Oracle were always going to struggle with their argument, when Sun had apparently previously given approval (albeit reluctantly) for the use of Java APIs in Android. The jury appears to have decided that Oracle can't un-do that approval, which seems reasonable enough.
It's not a matter of "taste" but a matter of Lumia offering no compelling reason to invest my hard-earned.
Microsoft are ensuring that you can get the same apps & services from them regardless of what platform you choose, which means that there is precious little reason to favour the Microsoft device.
I don't think (and I don't believe that I have ever said) that the 950 is a BAD phone (from a hardware point of view) but WM on Lumia brings nothing to the table that either iOS or Android devices can't offer as well or better, and lags way behind both of them in too many areas.
If a 950 were to be offered at 1/3 of its current off-plan price, then that might be a valid reason worth considering. But when it costs as much (or more) than the alternatives, and offers less than them... why would I choose it?
With regard to running Win32 applications, that is probably still impractical.
The point of an x86 device was never to run W32 apps on the handset, but to enable them to be run when docked. A feature that the competition could never offer.
However, the x86 handset appears to be dead & buried, now that Intel have pulled the plug on low-power Atoms, so unless Microsoft can develop an x86 docking device that allows this ability to run W32 apps (we've discussed this concept in other threads) then we are back to Lumia(Surface) phones offering no compelling reason to choose them, and a long list of reasons not to.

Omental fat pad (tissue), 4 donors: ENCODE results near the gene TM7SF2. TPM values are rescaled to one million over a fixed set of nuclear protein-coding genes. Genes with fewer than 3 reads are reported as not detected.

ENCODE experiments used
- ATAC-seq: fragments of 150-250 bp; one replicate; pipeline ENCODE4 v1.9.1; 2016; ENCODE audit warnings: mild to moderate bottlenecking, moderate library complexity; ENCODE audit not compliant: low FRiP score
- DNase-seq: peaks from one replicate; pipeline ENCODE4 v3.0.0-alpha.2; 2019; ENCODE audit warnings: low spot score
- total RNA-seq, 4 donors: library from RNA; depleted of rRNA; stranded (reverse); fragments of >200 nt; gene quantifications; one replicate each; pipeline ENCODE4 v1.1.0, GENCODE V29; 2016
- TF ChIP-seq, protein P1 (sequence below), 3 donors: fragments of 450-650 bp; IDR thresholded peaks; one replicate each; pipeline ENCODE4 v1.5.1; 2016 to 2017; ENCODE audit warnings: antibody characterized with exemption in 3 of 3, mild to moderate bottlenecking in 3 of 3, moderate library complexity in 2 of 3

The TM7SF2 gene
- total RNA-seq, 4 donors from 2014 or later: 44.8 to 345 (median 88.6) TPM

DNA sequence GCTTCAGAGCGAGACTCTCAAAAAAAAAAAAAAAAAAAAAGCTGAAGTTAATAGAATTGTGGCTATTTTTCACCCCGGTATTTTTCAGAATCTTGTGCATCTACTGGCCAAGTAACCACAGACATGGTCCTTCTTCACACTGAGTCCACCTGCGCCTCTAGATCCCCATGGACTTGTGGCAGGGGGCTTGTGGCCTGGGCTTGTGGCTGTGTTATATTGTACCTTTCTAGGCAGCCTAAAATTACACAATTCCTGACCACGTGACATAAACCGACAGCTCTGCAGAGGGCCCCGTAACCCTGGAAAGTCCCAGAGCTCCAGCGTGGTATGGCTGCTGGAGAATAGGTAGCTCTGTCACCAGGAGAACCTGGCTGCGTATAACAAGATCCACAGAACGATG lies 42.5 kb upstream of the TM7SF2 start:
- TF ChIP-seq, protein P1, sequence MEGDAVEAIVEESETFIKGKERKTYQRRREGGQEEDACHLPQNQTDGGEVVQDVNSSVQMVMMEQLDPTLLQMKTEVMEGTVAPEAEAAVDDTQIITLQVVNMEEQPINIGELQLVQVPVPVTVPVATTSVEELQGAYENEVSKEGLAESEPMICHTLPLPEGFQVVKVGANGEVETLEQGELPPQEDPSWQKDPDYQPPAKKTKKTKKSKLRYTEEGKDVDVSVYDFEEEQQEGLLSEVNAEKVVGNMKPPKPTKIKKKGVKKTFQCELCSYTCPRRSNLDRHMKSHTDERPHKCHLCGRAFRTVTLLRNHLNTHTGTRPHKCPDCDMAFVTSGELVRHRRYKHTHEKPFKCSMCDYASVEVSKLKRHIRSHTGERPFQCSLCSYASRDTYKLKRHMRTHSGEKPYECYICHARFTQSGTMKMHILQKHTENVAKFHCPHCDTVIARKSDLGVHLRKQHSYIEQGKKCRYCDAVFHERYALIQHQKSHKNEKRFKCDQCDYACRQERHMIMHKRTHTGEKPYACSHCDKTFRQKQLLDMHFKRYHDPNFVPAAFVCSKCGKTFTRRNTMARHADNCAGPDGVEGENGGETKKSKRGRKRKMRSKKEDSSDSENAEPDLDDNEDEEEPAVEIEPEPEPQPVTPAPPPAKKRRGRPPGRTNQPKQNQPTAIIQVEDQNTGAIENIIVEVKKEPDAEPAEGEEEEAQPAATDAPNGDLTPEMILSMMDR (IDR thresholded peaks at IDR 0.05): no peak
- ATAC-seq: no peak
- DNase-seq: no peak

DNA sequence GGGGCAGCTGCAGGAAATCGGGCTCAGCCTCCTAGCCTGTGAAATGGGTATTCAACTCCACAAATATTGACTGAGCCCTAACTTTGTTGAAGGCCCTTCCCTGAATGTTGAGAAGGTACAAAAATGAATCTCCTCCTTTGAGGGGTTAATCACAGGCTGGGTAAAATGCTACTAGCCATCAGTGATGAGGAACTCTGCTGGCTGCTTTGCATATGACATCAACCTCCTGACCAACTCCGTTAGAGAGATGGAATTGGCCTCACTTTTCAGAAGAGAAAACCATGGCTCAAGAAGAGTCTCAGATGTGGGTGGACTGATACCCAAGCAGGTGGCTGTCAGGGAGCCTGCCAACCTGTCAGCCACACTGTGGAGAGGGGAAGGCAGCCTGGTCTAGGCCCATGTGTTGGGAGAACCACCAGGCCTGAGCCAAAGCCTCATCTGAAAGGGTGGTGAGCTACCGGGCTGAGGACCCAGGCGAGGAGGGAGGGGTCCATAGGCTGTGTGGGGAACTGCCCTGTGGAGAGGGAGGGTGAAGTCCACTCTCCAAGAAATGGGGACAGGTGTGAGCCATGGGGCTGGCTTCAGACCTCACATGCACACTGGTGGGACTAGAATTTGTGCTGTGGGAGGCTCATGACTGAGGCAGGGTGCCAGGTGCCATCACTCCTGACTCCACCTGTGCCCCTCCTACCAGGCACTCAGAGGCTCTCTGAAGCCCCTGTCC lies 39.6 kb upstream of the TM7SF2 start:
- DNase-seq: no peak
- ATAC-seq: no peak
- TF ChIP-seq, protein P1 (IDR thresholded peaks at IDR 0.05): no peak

There are always extremes (Steve Gibson for example) but I believe that most people object to change on a simple "who moved my cheese" basis, and would be less resistant if MS was not so intransigent in the way it deals with this type of feedback.
Support for personalisation to the degree that users could immediately feel comfortable with a familiar UI, and then explore the newer options at their own pace, would go a long way to placating the resistance many users and businesses have - needing to relearn-retrain just to be able to do the same task, is a pretty reasonable argument for saying no.
As an example, Stardock (with a small team) has shown that it's perfectly possible to provide users with a familiar start menu they can select, that does not impede the functionality of W10 but allows users to apply what they already know, while making use of what's new. Sure, those who know about it can buy the product and fix that problem cheaply, but it would have made things less of a drama if MS actually listened to what people are saying, and provided what they asked for.
I know that Steve Jobs famously proclaimed that users don't know what they want until you give it to them, but that level of arrogance only works with Apple.
GWX is an example of corporate stupidity and incompetence.
Stupidity on the part of the people who actually think this is a good idea, and incompetence on the part of higher management who let them damage the company by not restraining them.
Microsoft - make a product that people WANT to install.
I suspect that I'd be quite happy with this, rather than a Lumia/Surface phone.
3 weeks standby... I remember my Nokia 6310 used to do that.
The only problem being that the carriers where I live are killing off the GSM network this year.
Now that MS have divested themselves of all things Nokia to a group wanting to re-start the Nokia brand, it's probably unlikely that there will another Lumia from Microsoft, as Lumia is still too closely associated with Nokia.
If Microsoft continue to design new phones at all, they will be Surface Phones, and of course they will outsource the production the same way as they do with other Surface devices.
It's clearly more of a problem than not being able to read this thread title... the lack of sanitizing is an attack vector, allowing hijacking of the click to a malicious website.
@magicalclick: I had that scenario once, when on the fast-ring. In the end, the only thing that smacked it back into line was to leave the insider program and then rejoin it. Note: YMMV.